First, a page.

My objection to the addition of three smallish forwards, to a system already replete with such small players, was that it was adding to the imbalance, not doing anything to address the size deficit on our roster, in our system, especially when the playoffs begin and the refs put the whistles away. I analogized it to finding the bath water too cold, yet adding lukewarm water instead of hot water to try to make it better.
Hudson Fasching was initially thought to be a potential first or second-round pick, but fell in the draft. He told the story that in pre-draft interviews, he was challenged by a couple of teams on whether he knew what his role was, what his game was going to be, and he said it stumped him, he didn't have an answer, and that partly explained why he fell to the fourth round.
He resolved to learn from it, and decided to stop trying to be a skill player, to stop overhandling the puck, and instead that he'd use his size more, play near the net, in the corners, protect the puck. He played three seasons at Minnesota in the NCAA, scored 20 goals and picked up a point a game this season, and just signed a pro contract in the spring and played seven games with the Sabres.
And he'd be just what we needed on our team, a 6'3 215 lbs right-shooting right winger. How much better off would we be, when looking to the future, if we had this asset in our ranks, instead of any of Arturri Lehkonen, Sven Andrighetto or Martin Reway, or indeed instead of all three? How much better would he make our team, better able to resist intimidation attempts, to play against Western Conference teams?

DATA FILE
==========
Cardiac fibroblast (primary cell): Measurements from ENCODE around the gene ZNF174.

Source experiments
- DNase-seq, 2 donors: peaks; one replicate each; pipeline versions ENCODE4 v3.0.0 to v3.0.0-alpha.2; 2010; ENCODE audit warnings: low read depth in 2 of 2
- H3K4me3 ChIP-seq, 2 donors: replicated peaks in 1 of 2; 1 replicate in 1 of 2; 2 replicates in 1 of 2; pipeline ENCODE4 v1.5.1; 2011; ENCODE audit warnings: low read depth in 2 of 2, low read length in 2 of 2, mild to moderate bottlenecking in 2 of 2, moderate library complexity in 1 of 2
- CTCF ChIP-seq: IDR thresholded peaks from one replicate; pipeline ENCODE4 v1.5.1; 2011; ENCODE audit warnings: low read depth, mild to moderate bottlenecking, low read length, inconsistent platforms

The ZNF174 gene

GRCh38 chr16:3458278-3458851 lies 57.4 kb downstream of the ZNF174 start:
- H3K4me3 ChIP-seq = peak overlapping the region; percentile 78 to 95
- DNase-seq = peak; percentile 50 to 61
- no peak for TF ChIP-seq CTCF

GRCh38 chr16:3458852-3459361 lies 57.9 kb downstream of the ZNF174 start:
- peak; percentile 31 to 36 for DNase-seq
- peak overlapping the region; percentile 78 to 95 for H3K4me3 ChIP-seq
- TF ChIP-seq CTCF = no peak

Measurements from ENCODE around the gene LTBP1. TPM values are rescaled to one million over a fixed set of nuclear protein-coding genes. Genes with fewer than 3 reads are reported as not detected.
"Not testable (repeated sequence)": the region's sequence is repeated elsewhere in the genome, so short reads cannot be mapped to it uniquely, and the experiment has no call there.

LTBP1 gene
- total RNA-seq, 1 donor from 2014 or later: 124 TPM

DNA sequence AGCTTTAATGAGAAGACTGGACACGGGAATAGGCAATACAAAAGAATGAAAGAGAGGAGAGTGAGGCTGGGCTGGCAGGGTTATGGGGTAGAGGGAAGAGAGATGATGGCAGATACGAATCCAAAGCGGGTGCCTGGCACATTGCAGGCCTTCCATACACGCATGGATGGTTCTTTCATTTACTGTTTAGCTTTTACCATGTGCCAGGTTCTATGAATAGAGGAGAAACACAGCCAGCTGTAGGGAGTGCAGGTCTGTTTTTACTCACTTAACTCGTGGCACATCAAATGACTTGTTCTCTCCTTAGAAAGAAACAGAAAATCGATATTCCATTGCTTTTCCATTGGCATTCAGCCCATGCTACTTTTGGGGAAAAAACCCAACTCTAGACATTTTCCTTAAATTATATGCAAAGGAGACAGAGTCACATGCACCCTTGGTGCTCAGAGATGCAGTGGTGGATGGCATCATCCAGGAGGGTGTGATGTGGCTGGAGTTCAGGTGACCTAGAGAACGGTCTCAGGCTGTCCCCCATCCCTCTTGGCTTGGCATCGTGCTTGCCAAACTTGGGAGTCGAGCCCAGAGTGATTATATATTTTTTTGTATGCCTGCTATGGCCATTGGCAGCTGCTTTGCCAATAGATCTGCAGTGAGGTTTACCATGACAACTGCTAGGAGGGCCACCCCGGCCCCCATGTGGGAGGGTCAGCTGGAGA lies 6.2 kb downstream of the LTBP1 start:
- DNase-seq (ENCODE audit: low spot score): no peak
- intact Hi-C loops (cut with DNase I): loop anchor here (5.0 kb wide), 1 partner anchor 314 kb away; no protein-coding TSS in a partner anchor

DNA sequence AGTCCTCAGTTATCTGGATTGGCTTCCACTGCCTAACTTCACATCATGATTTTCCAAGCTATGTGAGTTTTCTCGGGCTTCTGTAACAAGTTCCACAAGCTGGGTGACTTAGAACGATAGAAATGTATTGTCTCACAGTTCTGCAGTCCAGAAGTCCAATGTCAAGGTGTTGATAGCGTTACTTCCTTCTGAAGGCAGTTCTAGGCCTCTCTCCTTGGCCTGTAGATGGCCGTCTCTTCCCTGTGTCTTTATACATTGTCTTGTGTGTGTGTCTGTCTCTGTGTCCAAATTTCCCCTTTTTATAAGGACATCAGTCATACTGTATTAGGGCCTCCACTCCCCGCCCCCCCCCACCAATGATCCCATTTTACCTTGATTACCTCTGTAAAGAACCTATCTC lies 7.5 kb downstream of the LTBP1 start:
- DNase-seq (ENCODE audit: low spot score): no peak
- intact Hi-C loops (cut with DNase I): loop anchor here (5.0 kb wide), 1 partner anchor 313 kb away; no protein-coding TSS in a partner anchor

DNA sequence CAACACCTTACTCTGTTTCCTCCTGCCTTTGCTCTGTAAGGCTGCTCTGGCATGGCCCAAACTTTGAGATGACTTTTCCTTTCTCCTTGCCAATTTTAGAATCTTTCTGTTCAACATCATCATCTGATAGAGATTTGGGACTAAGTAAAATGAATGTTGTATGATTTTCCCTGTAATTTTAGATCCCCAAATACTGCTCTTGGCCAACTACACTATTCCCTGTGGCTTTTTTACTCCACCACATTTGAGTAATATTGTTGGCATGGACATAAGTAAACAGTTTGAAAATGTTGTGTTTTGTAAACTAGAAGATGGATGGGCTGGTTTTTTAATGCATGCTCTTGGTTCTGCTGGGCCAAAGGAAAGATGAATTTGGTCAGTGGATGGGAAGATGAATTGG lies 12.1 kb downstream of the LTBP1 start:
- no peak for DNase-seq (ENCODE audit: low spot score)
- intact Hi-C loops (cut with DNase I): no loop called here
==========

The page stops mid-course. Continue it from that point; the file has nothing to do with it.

I want to be clear about this, I'm not just bitching with the benefit of hindsight, akin to complaining about Andrei Kostitsyn rather than Corey Perry. I think this was a fundamental strategic mistake, to add more smallish prospects when we already had too many such players on our roster, in our system.
And the chickens are coming home to roost. As others have pointed out, with Paul Byron and Tomas Plekanec and David Desharnais and Brendan Gallagher on the roster, we're hard-pressed to shoehorn in a Sven Andrighetto, despite his obvious talent. As I've pointed out before, the Bruins with a blue line of Zdeno Chara, Dennis Seidenberg, Dougie Hamilton and Adam McQuaid could benefit from folding in a Torey Krug, while we, with Raphaël Diaz and Yannick Weber and Josh Gorges already here, would have aggravated the problem.
So yeah, I trust the Canadiens' management, and they know a heck of a lot more than I do, but if I can offer a critique, picking up three more smallish forwards in the 2013 draft, doubling down on skill regardless of size, when the Ducks and Sharks were taking 'homerun swings' on big forwards who have blemishes themselves, but if they pan out, will be able to thrive in Colin Campbell's hate-selling NHL, that was a strategic mistake.